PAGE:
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Breeding for milk protein

Tamara Scully for Progressive Dairyman Published on 24 February 2016

Editor’s note: Balchem Corporation sponsored a post-conference seminar focusing on milk protein production following the 2015 Penn State Extension Dairy Cattle Nutrition Workshop held recently in Grantville, Pennsylvania.

The seminar covered a three-pronged approach to milk protein: feeding, breeding and economics. This article is the second in a series covering the seminar. The first is the series is "Feeding for milk protein".

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High-protein production is bred into cattle. With the increasing demand for milk components, as fluid milk consumption decreases and cheese and yogurt consumption rises, the “focus needs to shift so selection programs reflect what the market wants,” Chuck Sattler of Select Sires said.

yogurt cup

Semen fertility, calving ease, udder conformation and milk production have all traditionally been used for A.I. sire selection. But these alone may not be the best options going into the future.

“Producers should select directly for PTA [predicted transmitting ability] protein to maximize the long-term profitability of their herd. Not PTA milk. Not PTA protein percents,” he advised.

Selecting for protein

While the dairy industry has made progress in protein yield over the past several decades, genomic evaluation allows for faster progress. Historically, the trend in the mid-1980s was to select for protein percent. Selecting for udder health became popular during the 1990s. The trend today is moving toward selection for milk protein yields.

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Selecting for a single trait brings drawbacks. There are genetic correlations between various traits. This correlation can be positive where selecting for one trait also increases the selection for another or negative where selecting for one trait leads to a corresponding decline in another.

“Cattle need to be bred to be high-protein providers,” Sattler said. “We need more production of protein and fat. For most producers, protein is the most valuable component of the milk they produce and sell.

From a genetic standpoint, you get what you select. Selecting exclusively for improved protein yield will unfortunately have some negative side effects on other traits – lower fertility, poorer udder conformation and higher somatic cell scores.”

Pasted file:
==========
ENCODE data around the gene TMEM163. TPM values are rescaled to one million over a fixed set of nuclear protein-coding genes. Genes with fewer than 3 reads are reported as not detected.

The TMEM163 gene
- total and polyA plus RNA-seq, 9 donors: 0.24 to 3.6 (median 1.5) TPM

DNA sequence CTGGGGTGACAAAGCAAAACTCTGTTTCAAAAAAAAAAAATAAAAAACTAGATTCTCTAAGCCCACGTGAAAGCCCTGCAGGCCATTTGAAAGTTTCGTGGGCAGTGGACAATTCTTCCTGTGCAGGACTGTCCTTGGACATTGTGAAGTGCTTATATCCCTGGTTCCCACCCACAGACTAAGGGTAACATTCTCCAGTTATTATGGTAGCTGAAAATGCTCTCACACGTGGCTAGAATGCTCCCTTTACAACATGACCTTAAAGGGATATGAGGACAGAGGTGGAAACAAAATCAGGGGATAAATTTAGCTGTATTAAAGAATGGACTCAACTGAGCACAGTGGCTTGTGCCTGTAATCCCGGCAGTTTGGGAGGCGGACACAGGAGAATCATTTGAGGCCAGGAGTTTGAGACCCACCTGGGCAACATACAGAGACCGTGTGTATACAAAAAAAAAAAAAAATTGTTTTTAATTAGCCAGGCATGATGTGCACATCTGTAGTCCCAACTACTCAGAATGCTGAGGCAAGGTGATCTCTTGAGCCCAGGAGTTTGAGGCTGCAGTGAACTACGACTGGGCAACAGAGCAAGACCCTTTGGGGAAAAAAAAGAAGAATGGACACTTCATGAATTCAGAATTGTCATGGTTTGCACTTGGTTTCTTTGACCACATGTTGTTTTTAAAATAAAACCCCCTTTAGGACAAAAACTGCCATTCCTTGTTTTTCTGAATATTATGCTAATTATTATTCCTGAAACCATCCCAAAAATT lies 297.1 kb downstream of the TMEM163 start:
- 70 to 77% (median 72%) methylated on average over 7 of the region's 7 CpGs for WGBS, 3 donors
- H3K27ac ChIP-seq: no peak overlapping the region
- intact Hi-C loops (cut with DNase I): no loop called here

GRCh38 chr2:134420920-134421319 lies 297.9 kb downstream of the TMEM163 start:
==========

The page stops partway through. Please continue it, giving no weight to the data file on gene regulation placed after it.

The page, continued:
Some traits, such as calving ease, milk yield and somatic cell count, have heritability values of about 10 percent. Others, such as percent protein and fat in milk, are more highly heritable at 50 to 60 percent.

cheese protein

Selection indexes allow producers to make progress with more than one trait simultaneously. Using a selection index which shows positive and negative correlations between traits allows for better overall results than simply selecting for one trait.

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Genetic correlations are important to “get it all done at once.” A selection index approach really helps you moderate and balance out your selection so you’re improving everything at one time,” he said. “It’s the most effective way to select for several economically important traits at the same time.”

Genomic evaluation allows producers to select for protein while simultaneously selecting for other desired traits. Beyond protein yield, producers can also select for certain protein variants, which carry positive economic value.

Cheese-making proteins – kappa casein and beta lactoglobulin – are coded by genetics and have 100 percent heritability, Sattler said. This is important as each of these proteins comes in more than one form. Kappa casein has an A and a B form.

These differ in firmness of the curd, as well as coagulation time. Beta lactaglobin, the major whey protein, also has A and B variants, with B variants producing similar total levels of protein but with less percentage of whey protein and a higher percentage of casein. B variants of both proteins are preferred for cheesemaking.

Another important protein variant occurs in beta casein protein. The A2 variant causes fewer digestive problems in many people. This offers an opportunity to market milk with a higher percentage of A2 beta casein. This is already happening in some markets.

It’s important to note that different breeds have differing genetic variability across traits. For example, less than 50 percent of Holstein bulls are A2, Sattler said, while Jersey and Guernsey breeds offer a higher percent of A2 milk production.

Benefitting from breeding

“Anytime you add something to your selection criteria, you are going to take away from other areas,” Sattler cautioned. “It’s always a matter of trade-offs. We’re asking our cows to do a lot of things. We need to pay attention as we push for more protein production.

Producers should be sure to include protein yield, daughter pregnancy rate, udder conformation and somatic cell score in the selection index they use.”

good protein

Breeding to get more protein production from the herd is more efficient and accurate when genomic evaluation is used to guide selection choices.

“Genomic evaluations help us to make faster progress in protein yield or make the same rate of progress in protein yield while making more improvements in other economically important traits at the same time,” Sattler said.

Opting to select for milk protein yield is a smart move that, if done properly, can bring positive economic impact. Using genomic evaluation makes breeding for protein yield easier. Selecting for protein yield can positively impact the herd’s long-term profitability.  PD

Email Charles Sattler

Tamara Scully, a freelance writer based in northwestern New Jersey, specializes in agricultural and food system topics.

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